Chris Johnson is an RTC Columnist. He can be reached @ChrisDJohnsonn.
When people disagree about whether student-athletes should be compensated for their performance, rarely is there room for compromise. Either student-athletes should be paid, because the NCAA is exploitative and a price-fixing mechanism that precludes its laborers from realizing their true market value, or they should not, because getting a “free education” at an esteemed university is a sweet deal most non-athletes are not entitled to. What most people don’t seem to understand, is that the argument is not a zero-sum game; there is plenty of room between both sides of the debate, latitude for mediation and making concessions. Student-athletes can be compensated without signing contracts, for instance. More often than not, people are so fixated on their own position, they are unwilling to listen to even the mere suggestion of the opposite one. Advocates of a change to the college-athlete economic status quo are, by and large, resistant to hear out arguments for why amateurism is an essential, ironclad part of college sports. And vice versa. Syracuse coach Jim Boeheim is not a member of the former group. He made that clear while talking at a meeting of Associated Press meeting of New York newspaper editors.
“That’s really the most idiotic suggestion of all time,” Boeheim said. “I don’t believe players should be paid. I believe they are getting a tremendous opportunity.”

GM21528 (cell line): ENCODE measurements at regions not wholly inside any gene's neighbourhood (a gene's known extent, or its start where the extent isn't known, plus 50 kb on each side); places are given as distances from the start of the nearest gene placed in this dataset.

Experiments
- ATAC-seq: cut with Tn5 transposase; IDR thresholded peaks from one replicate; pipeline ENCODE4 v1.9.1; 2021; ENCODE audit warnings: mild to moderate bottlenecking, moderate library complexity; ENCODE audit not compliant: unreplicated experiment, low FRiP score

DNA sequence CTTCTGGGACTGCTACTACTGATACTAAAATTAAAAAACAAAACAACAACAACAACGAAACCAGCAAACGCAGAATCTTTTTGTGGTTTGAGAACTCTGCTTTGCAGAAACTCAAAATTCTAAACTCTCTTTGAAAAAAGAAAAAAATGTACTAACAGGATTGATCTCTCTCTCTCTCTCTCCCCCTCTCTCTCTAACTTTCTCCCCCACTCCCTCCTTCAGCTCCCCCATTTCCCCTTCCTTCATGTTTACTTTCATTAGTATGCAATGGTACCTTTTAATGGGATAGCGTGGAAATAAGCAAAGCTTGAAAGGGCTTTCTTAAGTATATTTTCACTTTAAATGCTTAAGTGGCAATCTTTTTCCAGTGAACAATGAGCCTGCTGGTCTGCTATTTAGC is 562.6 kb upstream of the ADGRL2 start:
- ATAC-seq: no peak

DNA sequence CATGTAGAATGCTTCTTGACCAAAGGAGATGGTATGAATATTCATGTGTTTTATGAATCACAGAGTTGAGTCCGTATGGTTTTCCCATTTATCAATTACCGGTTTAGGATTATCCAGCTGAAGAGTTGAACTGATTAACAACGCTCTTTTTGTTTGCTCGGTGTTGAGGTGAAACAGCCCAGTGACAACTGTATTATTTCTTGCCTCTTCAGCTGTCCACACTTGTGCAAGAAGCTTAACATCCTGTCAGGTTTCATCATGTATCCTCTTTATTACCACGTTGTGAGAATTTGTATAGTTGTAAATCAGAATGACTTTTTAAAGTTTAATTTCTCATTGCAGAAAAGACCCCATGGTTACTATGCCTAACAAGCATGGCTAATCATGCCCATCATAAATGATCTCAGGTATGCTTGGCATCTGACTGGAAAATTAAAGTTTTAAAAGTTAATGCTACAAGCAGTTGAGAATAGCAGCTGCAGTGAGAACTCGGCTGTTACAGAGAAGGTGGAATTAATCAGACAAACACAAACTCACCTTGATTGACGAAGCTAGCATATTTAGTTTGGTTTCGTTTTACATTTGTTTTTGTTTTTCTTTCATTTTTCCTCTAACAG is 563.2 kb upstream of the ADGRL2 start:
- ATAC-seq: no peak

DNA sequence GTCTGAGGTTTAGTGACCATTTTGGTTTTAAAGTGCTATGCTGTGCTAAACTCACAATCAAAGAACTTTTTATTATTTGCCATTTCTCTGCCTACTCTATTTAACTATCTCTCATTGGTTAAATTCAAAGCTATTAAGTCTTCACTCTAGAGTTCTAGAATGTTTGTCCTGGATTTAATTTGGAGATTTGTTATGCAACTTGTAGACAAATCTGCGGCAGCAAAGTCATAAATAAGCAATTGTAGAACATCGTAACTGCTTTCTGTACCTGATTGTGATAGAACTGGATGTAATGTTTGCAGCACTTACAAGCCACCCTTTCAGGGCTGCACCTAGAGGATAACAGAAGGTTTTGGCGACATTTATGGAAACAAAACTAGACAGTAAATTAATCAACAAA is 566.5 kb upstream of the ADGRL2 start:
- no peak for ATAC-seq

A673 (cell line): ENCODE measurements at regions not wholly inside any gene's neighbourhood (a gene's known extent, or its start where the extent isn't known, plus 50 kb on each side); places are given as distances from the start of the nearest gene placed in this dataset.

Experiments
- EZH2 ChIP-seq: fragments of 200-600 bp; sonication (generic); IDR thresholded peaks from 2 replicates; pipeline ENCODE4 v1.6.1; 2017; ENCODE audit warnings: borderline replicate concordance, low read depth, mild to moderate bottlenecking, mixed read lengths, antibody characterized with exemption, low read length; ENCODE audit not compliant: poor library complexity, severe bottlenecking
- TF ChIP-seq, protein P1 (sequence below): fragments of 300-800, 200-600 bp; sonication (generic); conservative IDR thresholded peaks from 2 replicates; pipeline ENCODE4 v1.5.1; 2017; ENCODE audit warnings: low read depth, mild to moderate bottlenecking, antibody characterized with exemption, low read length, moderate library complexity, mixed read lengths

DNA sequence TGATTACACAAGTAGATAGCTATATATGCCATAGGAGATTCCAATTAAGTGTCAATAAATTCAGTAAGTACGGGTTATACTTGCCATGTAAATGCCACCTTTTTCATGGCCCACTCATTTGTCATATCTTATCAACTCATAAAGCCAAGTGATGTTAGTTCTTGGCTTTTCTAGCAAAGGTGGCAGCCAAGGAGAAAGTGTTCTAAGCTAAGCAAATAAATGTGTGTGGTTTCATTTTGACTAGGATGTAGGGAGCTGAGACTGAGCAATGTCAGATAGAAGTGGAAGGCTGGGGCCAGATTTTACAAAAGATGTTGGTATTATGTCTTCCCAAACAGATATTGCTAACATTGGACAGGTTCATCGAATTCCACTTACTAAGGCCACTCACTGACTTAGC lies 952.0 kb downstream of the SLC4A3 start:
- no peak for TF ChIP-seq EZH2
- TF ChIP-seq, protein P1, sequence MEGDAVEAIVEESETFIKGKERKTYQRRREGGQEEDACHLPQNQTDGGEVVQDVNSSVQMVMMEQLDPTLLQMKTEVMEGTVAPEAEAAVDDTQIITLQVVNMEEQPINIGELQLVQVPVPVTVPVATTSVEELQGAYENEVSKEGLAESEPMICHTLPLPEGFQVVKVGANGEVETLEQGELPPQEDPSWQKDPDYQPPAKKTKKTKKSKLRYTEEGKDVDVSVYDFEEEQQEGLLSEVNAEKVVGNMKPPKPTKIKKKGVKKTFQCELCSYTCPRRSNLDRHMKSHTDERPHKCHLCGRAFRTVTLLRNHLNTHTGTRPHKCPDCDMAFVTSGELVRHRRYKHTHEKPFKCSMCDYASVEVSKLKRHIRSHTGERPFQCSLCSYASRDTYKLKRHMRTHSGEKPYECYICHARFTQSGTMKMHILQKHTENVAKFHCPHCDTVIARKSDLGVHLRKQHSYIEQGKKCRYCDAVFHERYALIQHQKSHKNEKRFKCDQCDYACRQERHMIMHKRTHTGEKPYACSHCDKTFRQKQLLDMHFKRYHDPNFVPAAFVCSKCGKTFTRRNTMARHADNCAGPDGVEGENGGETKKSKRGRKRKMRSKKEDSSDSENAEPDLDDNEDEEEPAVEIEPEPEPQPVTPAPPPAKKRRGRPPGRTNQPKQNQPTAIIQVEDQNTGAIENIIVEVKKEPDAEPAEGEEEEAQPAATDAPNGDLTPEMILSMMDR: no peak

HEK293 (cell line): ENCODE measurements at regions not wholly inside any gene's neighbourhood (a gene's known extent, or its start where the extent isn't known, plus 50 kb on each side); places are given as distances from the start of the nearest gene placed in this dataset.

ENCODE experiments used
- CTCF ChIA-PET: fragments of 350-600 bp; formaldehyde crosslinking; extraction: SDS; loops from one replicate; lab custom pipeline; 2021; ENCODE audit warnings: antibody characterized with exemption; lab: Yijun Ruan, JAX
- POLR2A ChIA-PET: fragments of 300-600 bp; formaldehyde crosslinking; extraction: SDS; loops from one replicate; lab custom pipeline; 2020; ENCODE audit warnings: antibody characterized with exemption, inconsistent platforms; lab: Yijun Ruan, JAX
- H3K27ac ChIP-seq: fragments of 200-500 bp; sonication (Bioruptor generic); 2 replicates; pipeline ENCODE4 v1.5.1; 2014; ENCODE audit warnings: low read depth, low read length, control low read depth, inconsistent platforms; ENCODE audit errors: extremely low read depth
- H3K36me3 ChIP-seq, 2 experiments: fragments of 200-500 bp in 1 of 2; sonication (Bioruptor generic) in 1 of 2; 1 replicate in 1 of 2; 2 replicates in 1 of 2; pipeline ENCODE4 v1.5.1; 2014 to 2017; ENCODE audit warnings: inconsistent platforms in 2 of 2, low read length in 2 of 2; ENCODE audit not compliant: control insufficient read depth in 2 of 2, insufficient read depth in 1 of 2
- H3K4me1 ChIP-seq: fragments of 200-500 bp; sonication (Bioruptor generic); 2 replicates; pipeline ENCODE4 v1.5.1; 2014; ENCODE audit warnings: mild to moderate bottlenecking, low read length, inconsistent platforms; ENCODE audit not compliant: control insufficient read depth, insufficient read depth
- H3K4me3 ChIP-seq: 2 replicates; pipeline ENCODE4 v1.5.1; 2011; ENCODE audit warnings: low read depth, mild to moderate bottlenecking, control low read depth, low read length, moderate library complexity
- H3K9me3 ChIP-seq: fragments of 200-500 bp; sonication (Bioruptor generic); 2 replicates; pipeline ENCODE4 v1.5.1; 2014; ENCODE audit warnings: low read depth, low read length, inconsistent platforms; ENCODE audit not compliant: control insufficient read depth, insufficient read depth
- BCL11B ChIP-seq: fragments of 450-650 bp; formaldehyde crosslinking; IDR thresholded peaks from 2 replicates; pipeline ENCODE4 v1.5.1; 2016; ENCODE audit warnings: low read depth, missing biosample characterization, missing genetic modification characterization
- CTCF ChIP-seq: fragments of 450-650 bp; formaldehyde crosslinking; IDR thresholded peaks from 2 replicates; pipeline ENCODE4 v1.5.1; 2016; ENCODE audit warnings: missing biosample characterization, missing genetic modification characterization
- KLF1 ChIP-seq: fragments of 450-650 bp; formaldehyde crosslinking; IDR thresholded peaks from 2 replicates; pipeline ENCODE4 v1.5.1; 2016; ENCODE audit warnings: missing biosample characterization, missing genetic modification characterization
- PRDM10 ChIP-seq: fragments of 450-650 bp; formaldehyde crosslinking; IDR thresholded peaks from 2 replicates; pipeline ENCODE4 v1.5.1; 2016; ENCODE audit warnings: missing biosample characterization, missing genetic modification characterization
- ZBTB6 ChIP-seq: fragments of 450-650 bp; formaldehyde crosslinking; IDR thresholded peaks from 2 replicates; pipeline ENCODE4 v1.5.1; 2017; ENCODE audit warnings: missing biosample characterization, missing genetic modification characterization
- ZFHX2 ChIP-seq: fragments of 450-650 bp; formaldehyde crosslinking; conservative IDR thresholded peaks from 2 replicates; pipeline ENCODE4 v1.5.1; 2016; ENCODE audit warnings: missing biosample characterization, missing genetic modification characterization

To defend his position, Boeheim cited former Michigan star and five-time NBA All-Star power forward Chris Webber’s high-profile two-year stint with the Wolverines, where he received a free education from an elite university and benefited from untold amounts of national exposure. He also posited a solution for the most common argument for student-athlete compensation, saying players in need of financial assistance are entitled to multi-thousand-dollar Pell Grants. Boeheim has been around college sports a long time. Since joining the Orange as a walk-on guard in 1962, Boeheim has been involved with Syracuse in some capacity, from his seven-year assistant stint (1969-76) to his current 37-year run as one of the sport’s all-time great head coaches. In his earlier years, discussions of athlete compensation did not happen anywhere near as frequently as they do now – if they even happened at all. Amateurism was an accepted part of college athletics. The discourse has irrevocably changed since, and it appears the NCAA – if Ed O’Bannon and his plaintiffs are, as expected, granted class certification – will be forced to at least revise its stance toward denying student-athletes compensation beyond grants-in-aid. That probably won’t make Boeheim very happy, but then again, there is a chance the 68-year-old coach will have retired by the time the NCAA’s policy toward student-athlete compensation is tweaked (or overhauled completely).